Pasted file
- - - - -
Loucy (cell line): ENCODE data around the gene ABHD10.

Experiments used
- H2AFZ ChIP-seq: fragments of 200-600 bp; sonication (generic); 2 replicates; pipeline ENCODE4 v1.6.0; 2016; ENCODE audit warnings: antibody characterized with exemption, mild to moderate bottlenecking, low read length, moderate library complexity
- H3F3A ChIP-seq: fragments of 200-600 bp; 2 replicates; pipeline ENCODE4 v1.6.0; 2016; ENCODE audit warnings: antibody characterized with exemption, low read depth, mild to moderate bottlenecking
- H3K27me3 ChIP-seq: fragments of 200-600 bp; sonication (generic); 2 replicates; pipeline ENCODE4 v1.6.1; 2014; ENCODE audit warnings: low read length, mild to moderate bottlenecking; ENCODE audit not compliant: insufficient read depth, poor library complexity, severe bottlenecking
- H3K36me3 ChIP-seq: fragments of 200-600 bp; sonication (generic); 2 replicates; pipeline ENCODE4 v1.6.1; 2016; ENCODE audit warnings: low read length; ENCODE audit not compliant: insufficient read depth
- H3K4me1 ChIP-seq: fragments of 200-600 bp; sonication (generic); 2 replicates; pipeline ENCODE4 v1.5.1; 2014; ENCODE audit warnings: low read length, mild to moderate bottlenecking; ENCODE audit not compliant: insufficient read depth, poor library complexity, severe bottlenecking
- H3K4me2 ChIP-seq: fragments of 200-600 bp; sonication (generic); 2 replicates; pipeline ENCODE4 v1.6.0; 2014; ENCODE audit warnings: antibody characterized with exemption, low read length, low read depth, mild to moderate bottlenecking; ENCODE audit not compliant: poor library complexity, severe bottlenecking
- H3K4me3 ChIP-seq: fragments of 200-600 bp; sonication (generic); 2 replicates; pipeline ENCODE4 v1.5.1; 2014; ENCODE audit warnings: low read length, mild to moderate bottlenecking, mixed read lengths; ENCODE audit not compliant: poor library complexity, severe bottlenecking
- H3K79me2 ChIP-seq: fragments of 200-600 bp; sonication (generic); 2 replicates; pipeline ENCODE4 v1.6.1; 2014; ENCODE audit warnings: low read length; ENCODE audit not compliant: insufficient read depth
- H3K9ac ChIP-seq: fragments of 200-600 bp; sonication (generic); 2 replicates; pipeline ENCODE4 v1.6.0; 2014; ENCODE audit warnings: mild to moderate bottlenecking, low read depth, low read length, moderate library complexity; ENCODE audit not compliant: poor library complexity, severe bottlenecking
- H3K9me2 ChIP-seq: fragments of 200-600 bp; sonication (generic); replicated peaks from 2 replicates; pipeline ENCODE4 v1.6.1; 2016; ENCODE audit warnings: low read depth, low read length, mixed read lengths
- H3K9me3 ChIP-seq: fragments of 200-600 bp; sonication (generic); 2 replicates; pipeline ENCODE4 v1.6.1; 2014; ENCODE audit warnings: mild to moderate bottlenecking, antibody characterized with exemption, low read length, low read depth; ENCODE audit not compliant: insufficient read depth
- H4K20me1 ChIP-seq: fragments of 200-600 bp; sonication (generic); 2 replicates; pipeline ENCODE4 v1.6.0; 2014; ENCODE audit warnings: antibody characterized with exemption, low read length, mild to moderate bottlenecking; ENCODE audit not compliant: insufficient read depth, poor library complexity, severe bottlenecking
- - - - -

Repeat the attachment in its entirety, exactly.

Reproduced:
Loucy (cell line): ENCODE data around the gene ABHD10.

Experiments used
- H2AFZ ChIP-seq: fragments of 200-600 bp; sonication (generic); 2 replicates; pipeline ENCODE4 v1.6.0; 2016; ENCODE audit warnings: antibody characterized with exemption, mild to moderate bottlenecking, low read length, moderate library complexity
- H3F3A ChIP-seq: fragments of 200-600 bp; 2 replicates; pipeline ENCODE4 v1.6.0; 2016; ENCODE audit warnings: antibody characterized with exemption, low read depth, mild to moderate bottlenecking
- H3K27me3 ChIP-seq: fragments of 200-600 bp; sonication (generic); 2 replicates; pipeline ENCODE4 v1.6.1; 2014; ENCODE audit warnings: low read length, mild to moderate bottlenecking; ENCODE audit not compliant: insufficient read depth, poor library complexity, severe bottlenecking
- H3K36me3 ChIP-seq: fragments of 200-600 bp; sonication (generic); 2 replicates; pipeline ENCODE4 v1.6.1; 2016; ENCODE audit warnings: low read length; ENCODE audit not compliant: insufficient read depth
- H3K4me1 ChIP-seq: fragments of 200-600 bp; sonication (generic); 2 replicates; pipeline ENCODE4 v1.5.1; 2014; ENCODE audit warnings: low read length, mild to moderate bottlenecking; ENCODE audit not compliant: insufficient read depth, poor library complexity, severe bottlenecking
- H3K4me2 ChIP-seq: fragments of 200-600 bp; sonication (generic); 2 replicates; pipeline ENCODE4 v1.6.0; 2014; ENCODE audit warnings: antibody characterized with exemption, low read length, low read depth, mild to moderate bottlenecking; ENCODE audit not compliant: poor library complexity, severe bottlenecking
- H3K4me3 ChIP-seq: fragments of 200-600 bp; sonication (generic); 2 replicates; pipeline ENCODE4 v1.5.1; 2014; ENCODE audit warnings: low read length, mild to moderate bottlenecking, mixed read lengths; ENCODE audit not compliant: poor library complexity, severe bottlenecking
- H3K79me2 ChIP-seq: fragments of 200-600 bp; sonication (generic); 2 replicates; pipeline ENCODE4 v1.6.1; 2014; ENCODE audit warnings: low read length; ENCODE audit not compliant: insufficient read depth
- H3K9ac ChIP-seq: fragments of 200-600 bp; sonication (generic); 2 replicates; pipeline ENCODE4 v1.6.0; 2014; ENCODE audit warnings: mild to moderate bottlenecking, low read depth, low read length, moderate library complexity; ENCODE audit not compliant: poor library complexity, severe bottlenecking
- H3K9me2 ChIP-seq: fragments of 200-600 bp; sonication (generic); replicated peaks from 2 replicates; pipeline ENCODE4 v1.6.1; 2016; ENCODE audit warnings: low read depth, low read length, mixed read lengths
- H3K9me3 ChIP-seq: fragments of 200-600 bp; sonication (generic); 2 replicates; pipeline ENCODE4 v1.6.1; 2014; ENCODE audit warnings: mild to moderate bottlenecking, antibody characterized with exemption, low read length, low read depth; ENCODE audit not compliant: insufficient read depth
- H4K20me1 ChIP-seq: fragments of 200-600 bp; sonication (generic); 2 replicates; pipeline ENCODE4 v1.6.0; 2014; ENCODE audit warnings: antibody characterized with exemption, low read length, mild to moderate bottlenecking; ENCODE audit not compliant: insufficient read depth, poor library complexity, severe bottlenecking